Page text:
Words: Robert Brink / Monster Children, Fall 2015
In a 1999 interview for TransWorld Skateboarding, Neil Blender was asked what he felt his biggest contribution to skateboarding was. His reply: “I don’t even know. I just skated … did my part.”
Twelve years later, Neil’s good friend, Lance Mountain, was quoted saying, “Neil was one of the first guys to draw his own graphics. He was the first one to give tricks different names. He was our ringleader. Neil’s myth is more hidden and harder to find, but there would be no Mark Gonzales without Neil Blender.”
Regarding Neil Blender’s impact on skateboarding, there’s quite a disparity between those two statements, yet both are quite sincere. Lance might be communicating what Neil is too humble to say, or would never think to say. But aside from his actual skateboarding, the beauty of Neil Blender has always been the Zen purity and childlike innocence by which he seems to perceive and regurgitate skateboarding, as well as his understated, unintentional genius—both creatively and as an observer of human behavior.
Characters like Neil are so very rare in modern day skateboarding, and that’s exactly why the people who witnessed them firsthand, like our guest editor Jason Lee, hold them in such high regard. Neil’s place in skateboarding is not unlike that of Mitochondrial Eve … he’s a common ancestor that has somehow and some way, affected us all.
Your Instagram has some old surfing and BMX photos. Did skateboarding feel closer to, and more inspired by them back in the 80s? When I was a kid in New Jersey in 86/87, all the BMXers and skaters hung out together.
BMX and skateboarding were kinda the same back then. We would ride our bikes to pools or Moonpark (Sadlands) with a skateboard on our handlebars. We’d end up taking runs on the bike just to see what it was like. It was super fun. Surfing was a little further away for me back then. When I got a car, I started skimboarding because I’d seen it in Action Now. That’s probably the funnest out of all of them.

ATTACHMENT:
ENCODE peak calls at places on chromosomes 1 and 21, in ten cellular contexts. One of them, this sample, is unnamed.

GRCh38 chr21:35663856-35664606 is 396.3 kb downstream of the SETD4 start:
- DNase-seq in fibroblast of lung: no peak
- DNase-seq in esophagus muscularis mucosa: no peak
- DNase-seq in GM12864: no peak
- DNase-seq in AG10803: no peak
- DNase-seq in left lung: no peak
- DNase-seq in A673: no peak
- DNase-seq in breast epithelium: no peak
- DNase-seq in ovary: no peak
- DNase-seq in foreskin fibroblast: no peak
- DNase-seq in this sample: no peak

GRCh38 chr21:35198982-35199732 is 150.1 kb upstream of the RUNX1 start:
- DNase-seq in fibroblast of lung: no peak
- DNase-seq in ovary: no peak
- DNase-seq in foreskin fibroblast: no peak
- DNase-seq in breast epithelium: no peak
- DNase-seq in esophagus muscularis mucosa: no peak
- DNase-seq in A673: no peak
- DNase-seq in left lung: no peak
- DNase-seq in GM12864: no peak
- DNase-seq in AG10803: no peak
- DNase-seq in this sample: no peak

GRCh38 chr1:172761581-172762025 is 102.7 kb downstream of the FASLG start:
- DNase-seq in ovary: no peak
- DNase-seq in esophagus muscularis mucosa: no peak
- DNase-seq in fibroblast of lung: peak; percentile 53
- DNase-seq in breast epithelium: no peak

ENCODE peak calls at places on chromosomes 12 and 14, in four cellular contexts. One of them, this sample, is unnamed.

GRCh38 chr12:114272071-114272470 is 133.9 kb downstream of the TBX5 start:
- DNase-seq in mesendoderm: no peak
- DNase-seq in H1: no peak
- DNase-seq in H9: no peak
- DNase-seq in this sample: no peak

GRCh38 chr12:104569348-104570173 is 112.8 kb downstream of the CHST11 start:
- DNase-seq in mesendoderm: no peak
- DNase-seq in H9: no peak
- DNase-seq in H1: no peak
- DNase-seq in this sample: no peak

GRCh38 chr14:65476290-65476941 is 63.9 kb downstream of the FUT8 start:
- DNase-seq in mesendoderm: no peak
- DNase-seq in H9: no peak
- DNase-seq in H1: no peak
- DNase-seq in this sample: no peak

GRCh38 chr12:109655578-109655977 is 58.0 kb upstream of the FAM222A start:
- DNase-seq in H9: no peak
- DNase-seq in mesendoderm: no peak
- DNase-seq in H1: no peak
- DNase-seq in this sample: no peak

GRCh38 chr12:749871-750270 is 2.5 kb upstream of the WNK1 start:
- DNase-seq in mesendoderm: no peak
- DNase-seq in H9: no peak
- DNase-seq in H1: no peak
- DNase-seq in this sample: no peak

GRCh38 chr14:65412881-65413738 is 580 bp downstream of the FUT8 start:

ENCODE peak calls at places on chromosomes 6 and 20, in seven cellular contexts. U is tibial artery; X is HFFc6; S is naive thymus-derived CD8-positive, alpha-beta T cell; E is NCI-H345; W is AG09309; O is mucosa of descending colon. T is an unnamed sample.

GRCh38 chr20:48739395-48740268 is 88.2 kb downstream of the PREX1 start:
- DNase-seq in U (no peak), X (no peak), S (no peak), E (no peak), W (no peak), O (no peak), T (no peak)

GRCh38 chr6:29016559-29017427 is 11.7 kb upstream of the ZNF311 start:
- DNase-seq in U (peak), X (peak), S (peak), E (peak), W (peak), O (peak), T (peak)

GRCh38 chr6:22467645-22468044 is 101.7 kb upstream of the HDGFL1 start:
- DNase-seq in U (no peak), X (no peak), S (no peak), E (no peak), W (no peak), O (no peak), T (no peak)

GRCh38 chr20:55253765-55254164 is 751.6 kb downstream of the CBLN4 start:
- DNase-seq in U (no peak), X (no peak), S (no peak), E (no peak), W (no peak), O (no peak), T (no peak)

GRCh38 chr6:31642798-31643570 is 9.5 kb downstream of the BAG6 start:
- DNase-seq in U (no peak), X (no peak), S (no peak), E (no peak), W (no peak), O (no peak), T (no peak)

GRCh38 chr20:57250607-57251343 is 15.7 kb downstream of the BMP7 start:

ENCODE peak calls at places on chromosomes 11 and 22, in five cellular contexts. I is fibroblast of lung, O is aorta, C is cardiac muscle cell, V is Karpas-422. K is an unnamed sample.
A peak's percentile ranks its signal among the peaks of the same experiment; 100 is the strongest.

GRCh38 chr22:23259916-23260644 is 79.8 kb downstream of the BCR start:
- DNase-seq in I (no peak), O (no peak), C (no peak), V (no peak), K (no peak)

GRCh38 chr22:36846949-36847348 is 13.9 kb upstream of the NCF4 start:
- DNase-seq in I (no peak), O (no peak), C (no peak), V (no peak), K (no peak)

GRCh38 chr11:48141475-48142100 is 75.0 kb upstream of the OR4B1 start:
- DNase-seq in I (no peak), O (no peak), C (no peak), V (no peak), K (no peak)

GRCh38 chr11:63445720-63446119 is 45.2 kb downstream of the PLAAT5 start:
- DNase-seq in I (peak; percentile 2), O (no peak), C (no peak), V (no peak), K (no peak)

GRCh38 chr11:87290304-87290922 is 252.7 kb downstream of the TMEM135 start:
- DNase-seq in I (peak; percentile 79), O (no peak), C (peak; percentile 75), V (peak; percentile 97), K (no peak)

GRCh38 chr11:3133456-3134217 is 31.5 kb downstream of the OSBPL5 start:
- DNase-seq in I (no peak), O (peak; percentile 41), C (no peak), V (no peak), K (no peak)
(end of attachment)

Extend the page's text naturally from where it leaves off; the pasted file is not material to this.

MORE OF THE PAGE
Do you feel skateboarding is as inspired, creatively, as it used to be? I wonder if it’s too much about the tricks or the careers of the skaters these days—more athletic than having an emphasis on creativity and style.
I don’t think about it. It’s just progressing the way it goes. People are trying crazy stunts and stuff, but it’s still the same really. Style is the final result in whatever you are doing. What it takes to get something done. Walking across the street, driving a car, whatever—style is always involved in the outcome. Hosoi has great style. So does Lance. Big gaps are rad if you want to split your head open. Handrails are gnarly too. I don’t even know what the question was now. Skateboarding is great. Much like other activities, it gives you time to work stuff out.
As someone who so many people reference as an influence to their skating, I’m wondering who your influences were.
Anyone who was doing stuff that looked fun. Darrell Miller, Ray Bones, Lance Mountain—people I skated with.
What was it like for you being inducted into the Skateboarding Hall of Fame this year and, in general, knowing you have influenced so many people who came after you in skateboarding? Jason Lee being an example, as it inspired this interview.
It’s weird to go up in front of a bunch of people to accept an award but I am stoked to be a part of those names: Tony Alva and Stacey Peralta just to name a few. That’s cool. I remember Jason Lee. He and the Gonz were always into funny stuff. Then I didn’t see him for a long time; maybe I still haven’t seen him in like, 20 years.
Who do you enjoy in skateboarding today and what bums you out?
I like seeing Alex Perelson ride. He’s amazing. Chris and Zach Miller; Lance has a very powerful frontside invert. Lance was a huge inspiration to me—super fun to skate with. We rode his ramp for years.
The thing that bums me out with skating is where they put parks. There’s never any trees. They think they need to clear them out and then start digging bowls. There are a few places that look fun but they are in Oregon. Cradles are dumb too.
Thinking back to your infamous Tempe, Arizona contest run in 1986, what prompted such an unconventional approach? Did you have any clue it would resonate like it did?
Tempe was really hot, temperature-wise. I remember thinking how lame it was that we were having a contest out in that parking lot. The whole thing seemed like a waste. I remember thinking, “I don’t even want to skate.” I found a little can of spray paint in my car. I had cargo shorts on so I put it in the pocket and thought, “I’ll just draw at some point. That’s something you do when you find paint out at street spots.” Then Chris Cook did a crazy wallride through it and smeared a little. I was stoked he reacted with that.